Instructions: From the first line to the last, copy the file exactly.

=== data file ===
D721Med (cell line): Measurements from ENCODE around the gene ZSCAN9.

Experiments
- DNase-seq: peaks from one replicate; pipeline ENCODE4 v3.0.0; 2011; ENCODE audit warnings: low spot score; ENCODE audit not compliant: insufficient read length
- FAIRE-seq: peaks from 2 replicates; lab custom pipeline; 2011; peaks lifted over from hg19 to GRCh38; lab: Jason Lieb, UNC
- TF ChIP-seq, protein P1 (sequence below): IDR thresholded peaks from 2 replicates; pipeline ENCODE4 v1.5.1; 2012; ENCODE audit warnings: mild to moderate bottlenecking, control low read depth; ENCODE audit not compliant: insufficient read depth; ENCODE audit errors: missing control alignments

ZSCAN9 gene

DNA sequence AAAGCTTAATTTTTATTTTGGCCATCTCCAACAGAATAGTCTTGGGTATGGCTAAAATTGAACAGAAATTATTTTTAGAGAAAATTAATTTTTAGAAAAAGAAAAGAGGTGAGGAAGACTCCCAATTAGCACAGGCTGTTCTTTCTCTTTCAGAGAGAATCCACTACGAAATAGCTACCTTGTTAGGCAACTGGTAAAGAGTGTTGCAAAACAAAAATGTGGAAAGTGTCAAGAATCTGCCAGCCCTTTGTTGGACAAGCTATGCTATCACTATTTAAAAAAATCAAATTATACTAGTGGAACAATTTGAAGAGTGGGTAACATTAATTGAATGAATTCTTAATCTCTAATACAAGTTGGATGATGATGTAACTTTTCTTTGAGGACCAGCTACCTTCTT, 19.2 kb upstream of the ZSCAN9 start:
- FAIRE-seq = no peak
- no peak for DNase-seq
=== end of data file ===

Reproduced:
D721Med (cell line): Measurements from ENCODE around the gene ZSCAN9.

Experiments
- DNase-seq: peaks from one replicate; pipeline ENCODE4 v3.0.0; 2011; ENCODE audit warnings: low spot score; ENCODE audit not compliant: insufficient read length
- FAIRE-seq: peaks from 2 replicates; lab custom pipeline; 2011; peaks lifted over from hg19 to GRCh38; lab: Jason Lieb, UNC
- TF ChIP-seq, protein P1 (sequence below): IDR thresholded peaks from 2 replicates; pipeline ENCODE4 v1.5.1; 2012; ENCODE audit warnings: mild to moderate bottlenecking, control low read depth; ENCODE audit not compliant: insufficient read depth; ENCODE audit errors: missing control alignments

ZSCAN9 gene

DNA sequence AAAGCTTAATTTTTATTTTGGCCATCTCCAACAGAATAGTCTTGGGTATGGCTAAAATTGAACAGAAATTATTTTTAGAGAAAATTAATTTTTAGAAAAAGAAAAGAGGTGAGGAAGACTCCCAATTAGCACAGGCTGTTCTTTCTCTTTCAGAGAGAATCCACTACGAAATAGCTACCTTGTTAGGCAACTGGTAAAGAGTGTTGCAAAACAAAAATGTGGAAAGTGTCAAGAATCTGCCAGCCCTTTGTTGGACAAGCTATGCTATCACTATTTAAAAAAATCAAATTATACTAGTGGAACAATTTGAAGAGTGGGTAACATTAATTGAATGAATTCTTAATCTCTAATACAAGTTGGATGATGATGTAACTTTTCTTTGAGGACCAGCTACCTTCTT, 19.2 kb upstream of the ZSCAN9 start:
- FAIRE-seq = no peak
- no peak for DNase-seq